Nuclear Power Plants in Japan
Background of Fukushima Dai-ichi nuclear facility
Fukushima Dai-ichi nuclear station was commissioned in March 1971. Six boiling water reactors (BWR) were designed to produce a net energy output of 2719MW. General Electric designed Units 1 (460 MW), 2(784 MW), and 6(1100 MW). Toshiba constructed Units 3 (784 MW) and 5 (784 MW). Lastly, Hitachi devised Unit 4 (784 MW). All six reactors were managed and maintained by the Tokyo Electric Power Electric Company (TEPCO).
These six units all employed light water as a coolant and a moderator. All but unit 3 utilized low enriched uranium (LEU) for fissionable fuel. Unit 3 produced energy from mixed oxide fuel (M.O.X) which is composed of LEU oxides and fissionable Pu-239 oxides. Units 1-5 had a Mark 1 containment system while Unit 6 had upgraded to a Mark 2 containment model.
Previous observations of facility
Storage of spent fuel rods
Back up power sources
After the Tsunami
On March 11, 2011, the Fukushima Daiichi Nuclear Power Plant in Japan was badly damaged by a 9.0-magnitude earthquake and resulting tsunami. At the time, Units 4,5, and 6 were shut down for refueling and maintenance. Once the earthquake arrived at 2:46 p.m., the control rods of units 1, 2, and 4 were immediately submerged completely in their corresponding reactor vessels. Automatically, emergency generators came online to power electronics and coolant systems. However, the tsunami quickly flooded the emergency generators and cut power to the pumps that circulated coolant water through the reactors. High-temperature steam in the reactors reacted with zirconium alloy to produce hydrogen gas. The gas escaped into the containment building, and the mixture of hydrogen and air exploded. Radioactive material was released from the containment vessels as the result of deliberate venting to reduce the hydrogen pressure, deliberate discharge of coolant water into the sea, and accidental or uncontrolled events.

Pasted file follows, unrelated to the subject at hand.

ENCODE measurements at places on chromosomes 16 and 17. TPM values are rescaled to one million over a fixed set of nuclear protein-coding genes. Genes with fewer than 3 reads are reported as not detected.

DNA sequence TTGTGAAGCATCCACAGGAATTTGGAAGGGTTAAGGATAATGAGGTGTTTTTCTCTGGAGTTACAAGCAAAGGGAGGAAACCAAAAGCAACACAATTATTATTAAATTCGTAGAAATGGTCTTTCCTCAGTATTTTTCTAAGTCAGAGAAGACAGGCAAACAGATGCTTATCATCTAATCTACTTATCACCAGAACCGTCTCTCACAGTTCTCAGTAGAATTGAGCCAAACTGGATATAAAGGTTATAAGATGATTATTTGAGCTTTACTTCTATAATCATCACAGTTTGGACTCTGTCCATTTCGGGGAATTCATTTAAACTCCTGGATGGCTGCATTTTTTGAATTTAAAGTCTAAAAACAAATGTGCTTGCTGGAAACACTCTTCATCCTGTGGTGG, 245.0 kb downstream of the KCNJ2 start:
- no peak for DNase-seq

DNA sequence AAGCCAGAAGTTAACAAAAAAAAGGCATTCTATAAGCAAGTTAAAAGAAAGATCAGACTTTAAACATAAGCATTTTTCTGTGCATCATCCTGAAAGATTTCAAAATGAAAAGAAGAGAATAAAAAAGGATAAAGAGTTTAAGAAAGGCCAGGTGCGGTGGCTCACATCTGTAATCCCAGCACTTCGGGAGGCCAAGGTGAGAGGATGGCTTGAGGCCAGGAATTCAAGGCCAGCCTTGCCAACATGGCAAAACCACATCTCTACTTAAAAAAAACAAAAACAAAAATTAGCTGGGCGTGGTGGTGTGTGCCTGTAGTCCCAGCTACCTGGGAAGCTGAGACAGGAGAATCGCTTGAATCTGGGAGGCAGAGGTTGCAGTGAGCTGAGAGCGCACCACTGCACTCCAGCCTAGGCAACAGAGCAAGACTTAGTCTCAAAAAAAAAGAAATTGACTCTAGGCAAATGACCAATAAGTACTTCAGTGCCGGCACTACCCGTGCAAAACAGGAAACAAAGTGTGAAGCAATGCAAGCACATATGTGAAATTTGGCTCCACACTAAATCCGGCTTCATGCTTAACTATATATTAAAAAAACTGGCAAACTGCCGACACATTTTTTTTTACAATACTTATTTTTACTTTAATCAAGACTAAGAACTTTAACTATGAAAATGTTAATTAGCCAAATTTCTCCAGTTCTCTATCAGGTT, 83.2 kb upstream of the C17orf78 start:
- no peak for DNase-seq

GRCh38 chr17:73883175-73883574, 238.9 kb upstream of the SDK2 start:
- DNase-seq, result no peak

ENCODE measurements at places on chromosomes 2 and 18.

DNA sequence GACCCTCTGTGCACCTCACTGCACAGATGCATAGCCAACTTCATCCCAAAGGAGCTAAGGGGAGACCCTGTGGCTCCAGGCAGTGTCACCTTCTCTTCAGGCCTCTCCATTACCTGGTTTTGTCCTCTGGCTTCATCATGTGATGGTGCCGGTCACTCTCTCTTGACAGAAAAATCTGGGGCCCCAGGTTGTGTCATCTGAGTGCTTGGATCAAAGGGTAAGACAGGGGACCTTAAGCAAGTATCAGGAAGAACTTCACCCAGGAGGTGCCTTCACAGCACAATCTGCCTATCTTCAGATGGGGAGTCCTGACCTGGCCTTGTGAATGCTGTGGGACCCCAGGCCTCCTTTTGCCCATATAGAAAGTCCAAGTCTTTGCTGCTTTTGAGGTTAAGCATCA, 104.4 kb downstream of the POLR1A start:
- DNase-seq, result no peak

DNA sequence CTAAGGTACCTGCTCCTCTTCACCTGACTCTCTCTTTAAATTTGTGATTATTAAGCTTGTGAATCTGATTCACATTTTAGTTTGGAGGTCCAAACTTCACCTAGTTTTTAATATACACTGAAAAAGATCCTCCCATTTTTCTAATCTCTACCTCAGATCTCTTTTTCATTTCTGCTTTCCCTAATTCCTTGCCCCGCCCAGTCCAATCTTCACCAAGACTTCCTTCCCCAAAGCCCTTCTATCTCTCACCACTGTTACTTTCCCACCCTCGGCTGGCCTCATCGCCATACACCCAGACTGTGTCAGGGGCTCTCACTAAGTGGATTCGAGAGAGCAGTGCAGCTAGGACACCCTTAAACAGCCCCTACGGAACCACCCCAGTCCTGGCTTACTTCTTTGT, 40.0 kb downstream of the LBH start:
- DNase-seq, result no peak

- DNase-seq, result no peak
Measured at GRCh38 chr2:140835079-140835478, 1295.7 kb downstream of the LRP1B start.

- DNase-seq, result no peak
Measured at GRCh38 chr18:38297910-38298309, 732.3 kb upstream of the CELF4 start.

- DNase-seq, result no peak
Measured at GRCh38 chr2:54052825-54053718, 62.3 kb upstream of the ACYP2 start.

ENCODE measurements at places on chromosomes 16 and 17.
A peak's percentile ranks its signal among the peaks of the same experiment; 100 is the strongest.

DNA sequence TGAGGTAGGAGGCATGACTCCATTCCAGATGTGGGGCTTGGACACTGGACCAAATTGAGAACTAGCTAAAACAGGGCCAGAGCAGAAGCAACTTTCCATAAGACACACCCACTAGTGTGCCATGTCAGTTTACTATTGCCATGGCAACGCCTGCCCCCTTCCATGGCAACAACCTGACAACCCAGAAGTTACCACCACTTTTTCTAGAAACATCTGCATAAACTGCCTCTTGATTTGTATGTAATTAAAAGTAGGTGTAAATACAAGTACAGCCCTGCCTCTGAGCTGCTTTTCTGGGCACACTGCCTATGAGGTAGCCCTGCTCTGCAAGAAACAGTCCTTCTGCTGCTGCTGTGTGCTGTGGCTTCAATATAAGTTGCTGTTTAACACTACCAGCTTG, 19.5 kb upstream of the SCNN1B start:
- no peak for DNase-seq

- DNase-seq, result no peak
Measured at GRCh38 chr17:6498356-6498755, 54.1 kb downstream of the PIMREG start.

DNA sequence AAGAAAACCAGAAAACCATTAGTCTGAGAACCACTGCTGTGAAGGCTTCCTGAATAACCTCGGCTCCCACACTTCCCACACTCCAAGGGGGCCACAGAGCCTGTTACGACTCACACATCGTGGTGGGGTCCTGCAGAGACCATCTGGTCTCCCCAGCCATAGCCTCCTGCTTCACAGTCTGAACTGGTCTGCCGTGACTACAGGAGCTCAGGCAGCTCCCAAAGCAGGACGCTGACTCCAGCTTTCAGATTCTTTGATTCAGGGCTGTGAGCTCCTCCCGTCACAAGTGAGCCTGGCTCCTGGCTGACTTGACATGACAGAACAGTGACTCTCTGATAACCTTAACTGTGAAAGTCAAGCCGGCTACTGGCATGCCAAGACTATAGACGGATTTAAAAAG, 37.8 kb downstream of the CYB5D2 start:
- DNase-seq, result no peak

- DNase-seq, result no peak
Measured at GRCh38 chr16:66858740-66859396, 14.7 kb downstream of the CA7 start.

Watch the video above (13:01 minutes) and answer the questions below. This video is quite technical. Please focus on the questions and don't become overwhelmed with the comprehensive explanation of the reactor design.
1) What two natural disasters occurred prior to the Fukushima nuclear disaster? How many people lost their lives due to these natural disasters?
2) How many reactors were producing energy before the explosion? How many reactors were unloading fuel? Lastly, how many reactors were shutdown?
3) What type of reactors were used at this site (RBMK, PWR, BWR, or AP1000)? Does the United States use this type of reactor?
4) Where was the spent fuel stored in the reactor? Note: The United States does not store spent fuel in this location of the reactor.
5) When the earthquake hit, did the control rods work?
6) If a reactor site loses power, they need a backup power supply to keep the reactor core cool. Did Fukushima eventually lose back-up power? What did this do to reactors 1-3?
7) Several times, the NRC and IAEA told Fukushima that their sea walls were too low. How did this contribute to the loss of back-up power?